The 1999 Academic Senate for California Community Colleges paper, The Role of Academic Senates in Enrollment Management, presented principles for effective faculty participation in developing policies and making decisions that affect course offerings. In 2007, an Academic Senate resolution called for an update to that paper, to provide senates with information that reflects various changes in the colleges and their operations since the earlier paper. This paper responds to that resolution by highlighting what has changed in the colleges in the last decade and providing guidance to local senates and faculty in general about issues and options when they participate in the development and implementation of enrollment management policies and procedures. This paper is not intended to replace the earlier paper, but rather to supplement it.
Recommendations for Academic Senates
- The academic senate should create a forum to review the policies and procedures for enrollment management at the college/district. In the next section there are suggestions about the content of such discussions.
- Academic senates should consider the recommendations from the 1999 paper the Role of Academic Senates in Enrollment Management, which are re-printed in Appendix A. Those recommendations are still relevant and can help to inform local enrollment management conversations.
- Academic senates should make the case for why faculty should participate both in enrollment management policy development and decision-making. Title 5 §53200 says that the academic senate’s roles include responsibility for recommendations about academic and professional matters, curriculum, educational program development, standards and policies regarding student preparation and success as well as processes for planning and budget.
- he academic senate should initiate changes to the current enrollment management policy/processes if any of them are not providing students with an education of the highest quality.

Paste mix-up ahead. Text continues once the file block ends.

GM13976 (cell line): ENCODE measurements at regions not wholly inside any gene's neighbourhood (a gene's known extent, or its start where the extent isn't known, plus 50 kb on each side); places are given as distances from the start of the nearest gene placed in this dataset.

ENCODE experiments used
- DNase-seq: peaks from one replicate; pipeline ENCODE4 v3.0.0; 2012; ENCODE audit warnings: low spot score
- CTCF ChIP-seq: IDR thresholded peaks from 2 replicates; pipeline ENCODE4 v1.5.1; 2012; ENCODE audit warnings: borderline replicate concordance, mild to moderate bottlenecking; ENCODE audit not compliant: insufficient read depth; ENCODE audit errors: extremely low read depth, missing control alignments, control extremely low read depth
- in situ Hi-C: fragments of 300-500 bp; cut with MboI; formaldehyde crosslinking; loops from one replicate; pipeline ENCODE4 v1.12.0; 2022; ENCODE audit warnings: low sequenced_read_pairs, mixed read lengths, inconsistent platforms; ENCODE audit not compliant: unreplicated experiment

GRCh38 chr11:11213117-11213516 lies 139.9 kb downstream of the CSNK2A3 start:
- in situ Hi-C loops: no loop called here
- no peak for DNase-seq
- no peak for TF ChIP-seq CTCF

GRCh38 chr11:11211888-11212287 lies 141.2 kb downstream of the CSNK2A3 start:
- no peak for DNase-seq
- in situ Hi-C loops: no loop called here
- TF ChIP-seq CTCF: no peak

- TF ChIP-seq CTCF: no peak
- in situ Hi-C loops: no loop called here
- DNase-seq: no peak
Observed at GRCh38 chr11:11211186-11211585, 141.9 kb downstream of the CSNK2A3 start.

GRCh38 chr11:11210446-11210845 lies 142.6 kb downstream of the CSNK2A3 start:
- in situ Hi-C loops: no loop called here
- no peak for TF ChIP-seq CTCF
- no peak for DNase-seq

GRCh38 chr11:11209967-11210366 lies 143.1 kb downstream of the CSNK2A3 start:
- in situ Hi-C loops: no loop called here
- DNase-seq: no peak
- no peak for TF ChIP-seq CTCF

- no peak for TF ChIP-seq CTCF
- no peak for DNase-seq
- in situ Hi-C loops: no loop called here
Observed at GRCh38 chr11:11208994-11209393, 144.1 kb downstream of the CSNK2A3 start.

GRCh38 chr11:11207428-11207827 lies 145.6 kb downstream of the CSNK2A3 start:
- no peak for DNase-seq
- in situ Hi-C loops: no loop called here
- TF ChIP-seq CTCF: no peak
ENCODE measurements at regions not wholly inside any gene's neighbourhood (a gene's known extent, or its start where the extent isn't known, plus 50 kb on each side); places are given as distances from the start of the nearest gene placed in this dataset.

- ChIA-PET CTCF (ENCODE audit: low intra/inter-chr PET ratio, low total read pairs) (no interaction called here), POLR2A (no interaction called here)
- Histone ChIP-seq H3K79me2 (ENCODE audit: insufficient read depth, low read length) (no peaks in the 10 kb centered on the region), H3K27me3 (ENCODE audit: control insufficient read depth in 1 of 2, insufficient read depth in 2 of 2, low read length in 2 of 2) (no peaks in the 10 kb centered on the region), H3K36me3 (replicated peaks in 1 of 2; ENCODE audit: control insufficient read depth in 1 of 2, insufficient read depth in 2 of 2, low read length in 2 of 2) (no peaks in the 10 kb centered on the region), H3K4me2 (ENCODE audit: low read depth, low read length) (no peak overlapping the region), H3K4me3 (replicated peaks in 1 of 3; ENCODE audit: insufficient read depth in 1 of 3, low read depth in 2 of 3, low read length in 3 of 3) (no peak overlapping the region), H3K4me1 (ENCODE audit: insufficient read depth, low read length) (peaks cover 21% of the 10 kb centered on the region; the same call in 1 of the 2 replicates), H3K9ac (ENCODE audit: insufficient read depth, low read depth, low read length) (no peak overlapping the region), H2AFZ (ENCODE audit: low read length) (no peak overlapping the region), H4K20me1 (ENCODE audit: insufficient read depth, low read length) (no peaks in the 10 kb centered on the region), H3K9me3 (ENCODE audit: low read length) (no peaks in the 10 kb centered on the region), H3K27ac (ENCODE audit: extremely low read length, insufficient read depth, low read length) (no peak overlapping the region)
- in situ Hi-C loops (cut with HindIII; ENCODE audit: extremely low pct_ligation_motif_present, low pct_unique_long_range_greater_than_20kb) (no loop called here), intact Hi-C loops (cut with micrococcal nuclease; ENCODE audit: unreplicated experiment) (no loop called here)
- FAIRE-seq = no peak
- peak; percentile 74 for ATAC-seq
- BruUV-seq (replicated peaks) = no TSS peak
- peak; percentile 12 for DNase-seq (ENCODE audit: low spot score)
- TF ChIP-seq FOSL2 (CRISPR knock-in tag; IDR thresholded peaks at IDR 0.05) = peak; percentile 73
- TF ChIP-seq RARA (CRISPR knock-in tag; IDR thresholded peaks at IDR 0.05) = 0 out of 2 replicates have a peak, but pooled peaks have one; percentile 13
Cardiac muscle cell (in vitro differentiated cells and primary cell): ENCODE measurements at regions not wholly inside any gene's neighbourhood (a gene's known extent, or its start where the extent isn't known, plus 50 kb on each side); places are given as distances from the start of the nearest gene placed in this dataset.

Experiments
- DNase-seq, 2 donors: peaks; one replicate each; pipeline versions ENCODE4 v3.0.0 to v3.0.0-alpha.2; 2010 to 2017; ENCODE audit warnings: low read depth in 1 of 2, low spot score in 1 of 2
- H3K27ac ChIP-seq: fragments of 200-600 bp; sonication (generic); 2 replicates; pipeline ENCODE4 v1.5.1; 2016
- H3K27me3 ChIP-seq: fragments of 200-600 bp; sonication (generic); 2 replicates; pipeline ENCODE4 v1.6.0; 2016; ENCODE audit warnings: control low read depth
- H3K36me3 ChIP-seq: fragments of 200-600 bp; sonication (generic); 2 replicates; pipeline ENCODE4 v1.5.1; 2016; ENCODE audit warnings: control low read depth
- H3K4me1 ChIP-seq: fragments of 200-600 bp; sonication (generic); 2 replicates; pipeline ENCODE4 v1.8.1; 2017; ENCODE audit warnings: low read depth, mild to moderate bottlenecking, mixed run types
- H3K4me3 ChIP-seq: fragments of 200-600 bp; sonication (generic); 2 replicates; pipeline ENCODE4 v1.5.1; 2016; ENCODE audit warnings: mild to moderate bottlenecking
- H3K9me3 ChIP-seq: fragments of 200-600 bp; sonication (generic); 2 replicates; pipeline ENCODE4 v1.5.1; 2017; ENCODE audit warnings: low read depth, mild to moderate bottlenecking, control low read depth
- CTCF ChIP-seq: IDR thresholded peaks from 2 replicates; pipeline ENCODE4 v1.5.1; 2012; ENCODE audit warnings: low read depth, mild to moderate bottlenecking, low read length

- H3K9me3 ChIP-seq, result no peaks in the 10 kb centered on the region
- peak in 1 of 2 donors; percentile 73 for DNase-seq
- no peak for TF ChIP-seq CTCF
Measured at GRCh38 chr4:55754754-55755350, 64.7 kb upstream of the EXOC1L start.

- The academic senate should clarify with others which decisions should be primarily the purview of the academic senate versus those that an enrollment management committee (with academic senate representation) should decide.
- In any enrollment management or scheduling procedures, general questions such as the following should be asked:
- Who is making the decisions about scheduling classes, including delivery mode and length of the courses? What is the faculty role? Why are courses scheduled in a particular mode or time frame? Is the decision based on academic judgment?
- Where and when are enrollment management and scheduling decisions made—-in silos that do not communicate with one another, such as in administrator meetings and faculty department meetings separately? Or are decisions made in a concerted, thoughtful, data and policy-driven manner?
- What class schedule produces the most success for students? The answer can vary for different populations of students and for different courses; only faculty can make the pedagogical determination. Local senates can make the case that because these questions are “academic and professional” in nature, they should fall to the senate per Title 5 regulations.
- What effect on learning and student success might occur in any given scheduling scenario?